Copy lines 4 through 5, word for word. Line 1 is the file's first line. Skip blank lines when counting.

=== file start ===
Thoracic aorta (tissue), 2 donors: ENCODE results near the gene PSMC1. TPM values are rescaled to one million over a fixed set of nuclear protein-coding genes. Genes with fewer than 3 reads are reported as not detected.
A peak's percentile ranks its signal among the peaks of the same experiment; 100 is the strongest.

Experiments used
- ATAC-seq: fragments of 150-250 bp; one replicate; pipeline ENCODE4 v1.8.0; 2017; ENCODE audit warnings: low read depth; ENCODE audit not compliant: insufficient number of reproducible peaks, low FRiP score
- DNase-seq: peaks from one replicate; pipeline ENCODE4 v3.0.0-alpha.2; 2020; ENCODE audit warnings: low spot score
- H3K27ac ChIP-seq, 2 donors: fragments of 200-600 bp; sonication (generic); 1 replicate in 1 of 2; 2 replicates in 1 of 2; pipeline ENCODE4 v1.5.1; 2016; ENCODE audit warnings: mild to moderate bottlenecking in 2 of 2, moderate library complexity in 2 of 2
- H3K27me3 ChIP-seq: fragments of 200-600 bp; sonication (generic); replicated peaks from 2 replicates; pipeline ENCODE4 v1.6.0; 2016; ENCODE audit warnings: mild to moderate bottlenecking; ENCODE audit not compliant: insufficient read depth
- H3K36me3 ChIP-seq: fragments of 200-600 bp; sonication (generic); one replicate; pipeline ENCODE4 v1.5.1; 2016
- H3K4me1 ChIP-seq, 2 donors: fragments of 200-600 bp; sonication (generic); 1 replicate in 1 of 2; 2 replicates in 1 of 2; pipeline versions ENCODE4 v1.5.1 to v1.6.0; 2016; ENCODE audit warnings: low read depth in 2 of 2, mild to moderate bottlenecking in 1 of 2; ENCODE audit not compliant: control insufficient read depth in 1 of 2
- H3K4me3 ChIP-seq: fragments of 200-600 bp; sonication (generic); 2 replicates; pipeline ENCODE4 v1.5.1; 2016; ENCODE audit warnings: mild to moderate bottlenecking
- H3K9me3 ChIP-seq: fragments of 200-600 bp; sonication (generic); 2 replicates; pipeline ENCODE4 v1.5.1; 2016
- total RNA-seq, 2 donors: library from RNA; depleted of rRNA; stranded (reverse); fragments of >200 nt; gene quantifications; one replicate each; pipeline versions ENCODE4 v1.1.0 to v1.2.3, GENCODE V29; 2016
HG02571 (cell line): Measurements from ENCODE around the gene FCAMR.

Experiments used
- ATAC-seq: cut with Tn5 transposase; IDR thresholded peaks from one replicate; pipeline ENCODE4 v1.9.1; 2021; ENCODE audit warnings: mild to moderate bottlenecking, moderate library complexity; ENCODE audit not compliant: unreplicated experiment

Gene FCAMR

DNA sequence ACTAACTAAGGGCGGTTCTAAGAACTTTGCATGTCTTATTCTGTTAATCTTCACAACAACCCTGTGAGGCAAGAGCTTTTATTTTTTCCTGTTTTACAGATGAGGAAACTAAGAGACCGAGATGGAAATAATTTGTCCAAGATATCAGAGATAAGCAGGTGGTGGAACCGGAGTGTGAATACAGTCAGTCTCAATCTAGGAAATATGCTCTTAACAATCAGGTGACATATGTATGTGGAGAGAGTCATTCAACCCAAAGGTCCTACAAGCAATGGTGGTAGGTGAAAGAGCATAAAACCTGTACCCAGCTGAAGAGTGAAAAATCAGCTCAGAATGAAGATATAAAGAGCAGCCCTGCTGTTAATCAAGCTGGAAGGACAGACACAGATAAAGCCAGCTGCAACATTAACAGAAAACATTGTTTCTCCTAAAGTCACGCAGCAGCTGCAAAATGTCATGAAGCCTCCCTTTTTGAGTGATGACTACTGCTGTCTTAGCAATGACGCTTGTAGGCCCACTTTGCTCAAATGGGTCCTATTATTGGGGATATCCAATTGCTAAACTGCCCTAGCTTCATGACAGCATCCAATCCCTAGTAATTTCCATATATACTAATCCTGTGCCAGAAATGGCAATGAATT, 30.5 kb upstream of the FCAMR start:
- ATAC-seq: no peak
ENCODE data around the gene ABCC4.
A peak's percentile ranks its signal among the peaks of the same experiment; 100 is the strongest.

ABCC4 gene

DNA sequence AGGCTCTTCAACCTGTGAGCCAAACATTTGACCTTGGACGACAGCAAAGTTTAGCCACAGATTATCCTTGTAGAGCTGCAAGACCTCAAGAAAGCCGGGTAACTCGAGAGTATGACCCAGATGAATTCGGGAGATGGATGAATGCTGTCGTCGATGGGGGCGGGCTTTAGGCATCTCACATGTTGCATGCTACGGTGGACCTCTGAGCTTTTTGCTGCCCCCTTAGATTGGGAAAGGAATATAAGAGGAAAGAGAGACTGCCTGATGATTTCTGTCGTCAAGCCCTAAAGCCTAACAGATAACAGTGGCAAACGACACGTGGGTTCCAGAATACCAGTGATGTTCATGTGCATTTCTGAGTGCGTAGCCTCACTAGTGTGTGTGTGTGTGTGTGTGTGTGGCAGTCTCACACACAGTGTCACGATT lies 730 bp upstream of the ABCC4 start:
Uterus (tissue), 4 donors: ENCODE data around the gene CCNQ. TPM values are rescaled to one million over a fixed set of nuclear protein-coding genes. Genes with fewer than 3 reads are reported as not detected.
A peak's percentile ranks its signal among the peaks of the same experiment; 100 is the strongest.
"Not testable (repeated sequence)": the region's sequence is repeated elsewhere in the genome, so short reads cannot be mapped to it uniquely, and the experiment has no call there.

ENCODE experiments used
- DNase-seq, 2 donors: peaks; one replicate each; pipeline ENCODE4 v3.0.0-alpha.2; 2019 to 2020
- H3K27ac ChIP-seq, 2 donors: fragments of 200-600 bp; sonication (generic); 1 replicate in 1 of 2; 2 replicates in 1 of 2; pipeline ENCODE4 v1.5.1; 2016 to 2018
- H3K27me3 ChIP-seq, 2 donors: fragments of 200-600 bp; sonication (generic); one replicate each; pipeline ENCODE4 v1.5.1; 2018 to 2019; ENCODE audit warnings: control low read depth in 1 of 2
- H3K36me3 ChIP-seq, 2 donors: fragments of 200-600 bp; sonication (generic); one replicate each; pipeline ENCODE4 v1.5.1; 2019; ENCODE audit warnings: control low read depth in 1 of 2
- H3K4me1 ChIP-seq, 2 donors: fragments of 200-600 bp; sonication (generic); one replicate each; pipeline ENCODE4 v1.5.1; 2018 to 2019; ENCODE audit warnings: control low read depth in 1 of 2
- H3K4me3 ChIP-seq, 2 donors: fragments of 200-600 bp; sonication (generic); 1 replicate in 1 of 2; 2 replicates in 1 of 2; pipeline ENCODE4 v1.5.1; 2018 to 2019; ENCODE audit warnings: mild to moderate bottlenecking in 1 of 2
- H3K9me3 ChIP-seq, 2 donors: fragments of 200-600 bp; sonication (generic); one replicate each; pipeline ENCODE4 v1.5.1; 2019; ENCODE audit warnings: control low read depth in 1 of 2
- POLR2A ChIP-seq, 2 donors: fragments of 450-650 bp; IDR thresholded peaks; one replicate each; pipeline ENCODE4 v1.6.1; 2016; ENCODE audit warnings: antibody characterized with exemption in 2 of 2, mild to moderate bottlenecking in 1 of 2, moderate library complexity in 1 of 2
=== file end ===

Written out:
- ATAC-seq: fragments of 150-250 bp; one replicate; pipeline ENCODE4 v1.8.0; 2017; ENCODE audit warnings: low read depth; ENCODE audit not compliant: insufficient number of reproducible peaks, low FRiP score
- DNase-seq: peaks from one replicate; pipeline ENCODE4 v3.0.0-alpha.2; 2020; ENCODE audit warnings: low spot score